The website Media Matters pointed out (for the second time) last night that conservative provocateur and mini-media mogul Andrew Breitbart's Big Journalism used a touched-up version of an old anti-Semitic graphic three separate times. The original drawing, which features a caricature of a Jewish man, complete with a hooked nose and a Star of David on his tie, can be seen on the white-power message board Stormfront, as published in a 1942 edition of the German magazine Kladderadatsch, while the version on Big Journalism overlayed the text "Media Bias," removed the tie adornment, and adjusted the nose. Big Journalism has replaced the photo in at least one post but, as of this writing, it remains in another. In typical Breitbart style, he's now fighting about it with critics on Twitter.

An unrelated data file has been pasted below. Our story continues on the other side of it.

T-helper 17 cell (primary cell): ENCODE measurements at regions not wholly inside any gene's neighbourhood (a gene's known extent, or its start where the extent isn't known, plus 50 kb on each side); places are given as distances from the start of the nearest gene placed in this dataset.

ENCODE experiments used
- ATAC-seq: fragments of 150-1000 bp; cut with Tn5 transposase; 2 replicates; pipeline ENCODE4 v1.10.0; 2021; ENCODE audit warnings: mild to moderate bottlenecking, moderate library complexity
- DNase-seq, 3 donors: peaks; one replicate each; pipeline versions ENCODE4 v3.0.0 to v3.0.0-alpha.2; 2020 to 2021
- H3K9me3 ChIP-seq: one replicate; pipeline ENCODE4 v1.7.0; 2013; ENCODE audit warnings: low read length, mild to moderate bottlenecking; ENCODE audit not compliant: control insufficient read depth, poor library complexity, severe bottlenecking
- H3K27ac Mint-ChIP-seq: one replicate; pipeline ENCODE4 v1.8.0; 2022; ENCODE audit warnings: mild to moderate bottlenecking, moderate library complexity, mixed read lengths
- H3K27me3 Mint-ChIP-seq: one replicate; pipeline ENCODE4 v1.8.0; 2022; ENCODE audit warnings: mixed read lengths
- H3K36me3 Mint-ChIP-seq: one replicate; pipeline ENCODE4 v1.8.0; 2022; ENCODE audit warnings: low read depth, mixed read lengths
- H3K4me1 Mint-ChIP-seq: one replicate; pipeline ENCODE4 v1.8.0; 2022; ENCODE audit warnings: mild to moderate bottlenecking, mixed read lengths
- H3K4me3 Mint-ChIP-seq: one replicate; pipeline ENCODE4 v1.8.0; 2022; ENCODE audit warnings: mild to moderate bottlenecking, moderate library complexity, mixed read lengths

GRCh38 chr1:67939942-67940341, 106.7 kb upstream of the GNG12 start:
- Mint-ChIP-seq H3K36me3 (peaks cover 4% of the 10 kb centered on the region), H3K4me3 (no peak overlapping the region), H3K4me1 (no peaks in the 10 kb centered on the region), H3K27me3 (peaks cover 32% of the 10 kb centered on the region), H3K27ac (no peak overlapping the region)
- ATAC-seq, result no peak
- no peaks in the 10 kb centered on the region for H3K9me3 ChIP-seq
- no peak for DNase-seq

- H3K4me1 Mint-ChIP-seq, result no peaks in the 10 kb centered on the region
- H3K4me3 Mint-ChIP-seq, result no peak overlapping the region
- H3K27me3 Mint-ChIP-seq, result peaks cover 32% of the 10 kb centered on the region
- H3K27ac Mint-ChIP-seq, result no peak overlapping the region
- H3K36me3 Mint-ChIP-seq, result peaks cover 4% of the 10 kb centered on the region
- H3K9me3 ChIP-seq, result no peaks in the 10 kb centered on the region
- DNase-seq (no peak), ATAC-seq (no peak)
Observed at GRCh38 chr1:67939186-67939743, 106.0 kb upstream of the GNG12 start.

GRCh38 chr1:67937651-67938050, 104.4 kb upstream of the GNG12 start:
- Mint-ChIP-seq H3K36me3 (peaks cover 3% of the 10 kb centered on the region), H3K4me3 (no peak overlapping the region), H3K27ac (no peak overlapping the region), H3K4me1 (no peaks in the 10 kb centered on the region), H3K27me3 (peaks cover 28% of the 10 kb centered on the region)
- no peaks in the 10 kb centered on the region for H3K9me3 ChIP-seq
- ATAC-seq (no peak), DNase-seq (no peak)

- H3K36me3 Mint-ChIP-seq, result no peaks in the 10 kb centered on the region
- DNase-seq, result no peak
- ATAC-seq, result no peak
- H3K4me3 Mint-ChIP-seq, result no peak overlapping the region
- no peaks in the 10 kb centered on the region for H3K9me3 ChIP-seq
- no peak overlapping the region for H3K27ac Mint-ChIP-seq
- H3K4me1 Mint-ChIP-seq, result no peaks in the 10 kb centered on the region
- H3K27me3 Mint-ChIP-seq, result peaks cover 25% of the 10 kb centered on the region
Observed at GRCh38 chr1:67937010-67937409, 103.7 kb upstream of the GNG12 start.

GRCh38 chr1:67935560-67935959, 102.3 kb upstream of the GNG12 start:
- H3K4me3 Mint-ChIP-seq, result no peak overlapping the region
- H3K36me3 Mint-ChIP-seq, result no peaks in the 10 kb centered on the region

"We took the damn thing down BEFORE there was any criticism," Breitbart wrote. "What more can you want?" He continued: "It takes NY TIMES weeks, months to correct errors. We took it down. We are writing a response now. Pretty fast, no?!"
Eric Boehlert of Media Matters asked on Twitter, "whats the over/under for how many hrs @andrewbreitbart dances around Nazi cartoon fiasco w/o taking responsibility?"
Big Journalism editor Dana Loesch called the claims of anti-Semitism "libel" and turned the accusations back around at Media Matters, which, she writes, is "desperately trying to hide growing accusations of their antisemitism by fabricating examples elsewhere. Comical."
The ongoing fight between the two outlets is absurd in itself; the issue seems pretty clear. An apology is in order, even if it was a mistake, and the ugly image has no place on a news website, ever, altered or not. Anyone who might insist otherwise can stick to Stormfront.